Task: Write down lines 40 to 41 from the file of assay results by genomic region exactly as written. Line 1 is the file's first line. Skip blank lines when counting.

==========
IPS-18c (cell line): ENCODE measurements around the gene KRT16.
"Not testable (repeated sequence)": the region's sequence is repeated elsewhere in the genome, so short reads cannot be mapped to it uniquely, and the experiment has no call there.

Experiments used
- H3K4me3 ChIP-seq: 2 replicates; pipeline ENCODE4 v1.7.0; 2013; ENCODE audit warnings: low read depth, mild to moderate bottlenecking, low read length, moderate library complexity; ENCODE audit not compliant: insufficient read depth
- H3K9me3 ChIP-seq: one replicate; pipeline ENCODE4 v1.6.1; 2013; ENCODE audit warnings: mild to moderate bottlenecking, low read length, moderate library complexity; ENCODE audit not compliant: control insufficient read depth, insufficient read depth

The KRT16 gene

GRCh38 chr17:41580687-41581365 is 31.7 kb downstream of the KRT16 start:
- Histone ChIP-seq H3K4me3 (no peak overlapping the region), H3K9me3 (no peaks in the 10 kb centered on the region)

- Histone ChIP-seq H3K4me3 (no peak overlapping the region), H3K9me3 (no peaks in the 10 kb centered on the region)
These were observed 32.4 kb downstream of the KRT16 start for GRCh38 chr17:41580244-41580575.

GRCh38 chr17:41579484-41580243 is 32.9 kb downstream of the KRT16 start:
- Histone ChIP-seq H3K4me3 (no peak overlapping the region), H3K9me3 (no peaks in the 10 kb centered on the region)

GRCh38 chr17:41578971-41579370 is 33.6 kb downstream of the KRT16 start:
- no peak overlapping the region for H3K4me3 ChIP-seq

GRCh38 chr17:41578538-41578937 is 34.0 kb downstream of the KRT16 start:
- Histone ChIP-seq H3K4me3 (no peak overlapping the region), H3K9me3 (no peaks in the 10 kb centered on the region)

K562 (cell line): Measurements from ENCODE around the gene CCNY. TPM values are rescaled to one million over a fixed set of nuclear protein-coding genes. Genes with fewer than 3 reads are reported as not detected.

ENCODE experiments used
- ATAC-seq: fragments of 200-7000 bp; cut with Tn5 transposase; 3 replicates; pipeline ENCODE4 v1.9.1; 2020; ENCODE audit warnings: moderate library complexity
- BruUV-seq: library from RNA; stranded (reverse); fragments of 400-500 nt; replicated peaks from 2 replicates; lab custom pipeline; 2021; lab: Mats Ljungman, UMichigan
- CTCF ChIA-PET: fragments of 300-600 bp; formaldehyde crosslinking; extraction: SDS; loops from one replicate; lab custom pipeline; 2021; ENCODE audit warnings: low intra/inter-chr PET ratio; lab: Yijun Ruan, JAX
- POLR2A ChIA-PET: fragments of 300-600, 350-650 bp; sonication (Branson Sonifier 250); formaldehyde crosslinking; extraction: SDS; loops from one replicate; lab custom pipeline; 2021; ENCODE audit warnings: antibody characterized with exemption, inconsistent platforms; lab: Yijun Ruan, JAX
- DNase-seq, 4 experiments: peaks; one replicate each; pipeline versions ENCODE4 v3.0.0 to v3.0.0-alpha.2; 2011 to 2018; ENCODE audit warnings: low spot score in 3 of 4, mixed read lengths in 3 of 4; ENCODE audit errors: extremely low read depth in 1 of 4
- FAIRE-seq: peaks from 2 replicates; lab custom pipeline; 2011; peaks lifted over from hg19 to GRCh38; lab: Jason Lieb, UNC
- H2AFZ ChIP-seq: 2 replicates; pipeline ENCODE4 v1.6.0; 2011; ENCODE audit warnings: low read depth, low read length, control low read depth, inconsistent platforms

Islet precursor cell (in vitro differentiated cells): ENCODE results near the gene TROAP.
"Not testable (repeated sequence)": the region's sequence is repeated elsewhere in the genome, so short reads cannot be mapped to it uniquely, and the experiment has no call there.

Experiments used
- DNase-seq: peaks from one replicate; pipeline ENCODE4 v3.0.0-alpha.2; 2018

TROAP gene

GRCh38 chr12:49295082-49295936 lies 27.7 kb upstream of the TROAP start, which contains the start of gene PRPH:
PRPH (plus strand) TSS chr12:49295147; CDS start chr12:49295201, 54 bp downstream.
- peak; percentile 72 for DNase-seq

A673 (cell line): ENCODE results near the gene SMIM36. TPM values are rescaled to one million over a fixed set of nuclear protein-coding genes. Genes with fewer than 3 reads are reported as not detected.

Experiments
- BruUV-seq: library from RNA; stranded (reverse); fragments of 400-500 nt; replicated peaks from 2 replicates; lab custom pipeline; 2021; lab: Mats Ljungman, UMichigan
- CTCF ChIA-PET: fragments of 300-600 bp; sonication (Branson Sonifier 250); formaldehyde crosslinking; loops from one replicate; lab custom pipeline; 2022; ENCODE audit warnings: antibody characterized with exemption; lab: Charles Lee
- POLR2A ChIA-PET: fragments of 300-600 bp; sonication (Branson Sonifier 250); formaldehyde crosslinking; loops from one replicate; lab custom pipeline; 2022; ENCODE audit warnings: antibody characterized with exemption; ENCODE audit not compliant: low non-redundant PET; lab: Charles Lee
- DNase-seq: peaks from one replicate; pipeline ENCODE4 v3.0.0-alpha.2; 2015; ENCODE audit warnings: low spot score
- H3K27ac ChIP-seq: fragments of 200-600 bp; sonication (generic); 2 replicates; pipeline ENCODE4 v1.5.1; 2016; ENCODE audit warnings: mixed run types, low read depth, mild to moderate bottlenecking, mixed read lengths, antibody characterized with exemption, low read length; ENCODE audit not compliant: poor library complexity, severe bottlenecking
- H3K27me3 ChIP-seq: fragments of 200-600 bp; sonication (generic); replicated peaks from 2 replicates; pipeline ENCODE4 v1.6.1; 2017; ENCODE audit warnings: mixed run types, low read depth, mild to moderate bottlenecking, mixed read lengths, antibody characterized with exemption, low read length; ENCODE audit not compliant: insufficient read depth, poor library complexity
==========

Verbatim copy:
- H3K27ac ChIP-seq: fragments of 200-600 bp; sonication (generic); 2 replicates; pipeline ENCODE4 v1.5.1; 2016; ENCODE audit warnings: mixed run types, low read depth, mild to moderate bottlenecking, mixed read lengths, antibody characterized with exemption, low read length; ENCODE audit not compliant: poor library complexity, severe bottlenecking
- H3K27me3 ChIP-seq: fragments of 200-600 bp; sonication (generic); replicated peaks from 2 replicates; pipeline ENCODE4 v1.6.1; 2017; ENCODE audit warnings: mixed run types, low read depth, mild to moderate bottlenecking, mixed read lengths, antibody characterized with exemption, low read length; ENCODE audit not compliant: insufficient read depth, poor library complexity